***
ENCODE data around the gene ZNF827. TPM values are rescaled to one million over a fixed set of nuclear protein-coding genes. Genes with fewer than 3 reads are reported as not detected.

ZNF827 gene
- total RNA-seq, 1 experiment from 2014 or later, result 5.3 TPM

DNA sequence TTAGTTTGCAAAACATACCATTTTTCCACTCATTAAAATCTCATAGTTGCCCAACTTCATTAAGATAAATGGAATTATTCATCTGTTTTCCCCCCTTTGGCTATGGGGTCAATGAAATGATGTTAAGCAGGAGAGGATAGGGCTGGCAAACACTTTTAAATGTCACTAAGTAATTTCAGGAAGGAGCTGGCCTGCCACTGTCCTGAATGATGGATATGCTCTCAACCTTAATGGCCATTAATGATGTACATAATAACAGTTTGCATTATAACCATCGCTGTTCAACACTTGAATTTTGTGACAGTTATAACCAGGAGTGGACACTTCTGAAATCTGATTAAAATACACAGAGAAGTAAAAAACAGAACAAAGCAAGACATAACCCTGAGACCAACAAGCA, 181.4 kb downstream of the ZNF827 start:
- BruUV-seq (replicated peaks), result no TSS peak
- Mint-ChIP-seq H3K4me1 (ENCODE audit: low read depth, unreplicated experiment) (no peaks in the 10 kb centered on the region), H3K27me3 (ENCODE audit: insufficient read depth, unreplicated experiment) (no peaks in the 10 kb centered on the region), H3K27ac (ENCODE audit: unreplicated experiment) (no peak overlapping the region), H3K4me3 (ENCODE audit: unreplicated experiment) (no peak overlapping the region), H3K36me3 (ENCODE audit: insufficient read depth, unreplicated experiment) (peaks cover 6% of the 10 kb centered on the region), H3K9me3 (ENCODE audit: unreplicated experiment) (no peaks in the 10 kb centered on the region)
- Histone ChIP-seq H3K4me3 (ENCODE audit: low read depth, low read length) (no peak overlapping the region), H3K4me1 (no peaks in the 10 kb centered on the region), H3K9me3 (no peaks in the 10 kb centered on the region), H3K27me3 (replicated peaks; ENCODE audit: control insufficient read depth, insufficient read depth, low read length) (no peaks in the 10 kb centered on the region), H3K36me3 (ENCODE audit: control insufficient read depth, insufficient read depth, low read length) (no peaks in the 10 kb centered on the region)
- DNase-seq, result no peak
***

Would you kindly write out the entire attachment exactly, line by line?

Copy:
ENCODE data around the gene ZNF827. TPM values are rescaled to one million over a fixed set of nuclear protein-coding genes. Genes with fewer than 3 reads are reported as not detected.

ZNF827 gene
- total RNA-seq, 1 experiment from 2014 or later, result 5.3 TPM

DNA sequence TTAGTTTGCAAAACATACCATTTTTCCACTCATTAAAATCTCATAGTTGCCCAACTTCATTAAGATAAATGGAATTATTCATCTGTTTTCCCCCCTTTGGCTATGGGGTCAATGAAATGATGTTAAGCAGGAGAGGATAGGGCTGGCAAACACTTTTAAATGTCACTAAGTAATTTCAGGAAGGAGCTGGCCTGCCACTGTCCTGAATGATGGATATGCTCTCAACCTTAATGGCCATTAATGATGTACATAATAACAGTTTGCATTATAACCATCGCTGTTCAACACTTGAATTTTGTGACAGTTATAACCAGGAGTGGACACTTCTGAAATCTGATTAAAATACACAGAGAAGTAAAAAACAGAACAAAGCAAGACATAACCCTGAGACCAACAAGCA, 181.4 kb downstream of the ZNF827 start:
- BruUV-seq (replicated peaks), result no TSS peak
- Mint-ChIP-seq H3K4me1 (ENCODE audit: low read depth, unreplicated experiment) (no peaks in the 10 kb centered on the region), H3K27me3 (ENCODE audit: insufficient read depth, unreplicated experiment) (no peaks in the 10 kb centered on the region), H3K27ac (ENCODE audit: unreplicated experiment) (no peak overlapping the region), H3K4me3 (ENCODE audit: unreplicated experiment) (no peak overlapping the region), H3K36me3 (ENCODE audit: insufficient read depth, unreplicated experiment) (peaks cover 6% of the 10 kb centered on the region), H3K9me3 (ENCODE audit: unreplicated experiment) (no peaks in the 10 kb centered on the region)
- Histone ChIP-seq H3K4me3 (ENCODE audit: low read depth, low read length) (no peak overlapping the region), H3K4me1 (no peaks in the 10 kb centered on the region), H3K9me3 (no peaks in the 10 kb centered on the region), H3K27me3 (replicated peaks; ENCODE audit: control insufficient read depth, insufficient read depth, low read length) (no peaks in the 10 kb centered on the region), H3K36me3 (ENCODE audit: control insufficient read depth, insufficient read depth, low read length) (no peaks in the 10 kb centered on the region)
- DNase-seq, result no peak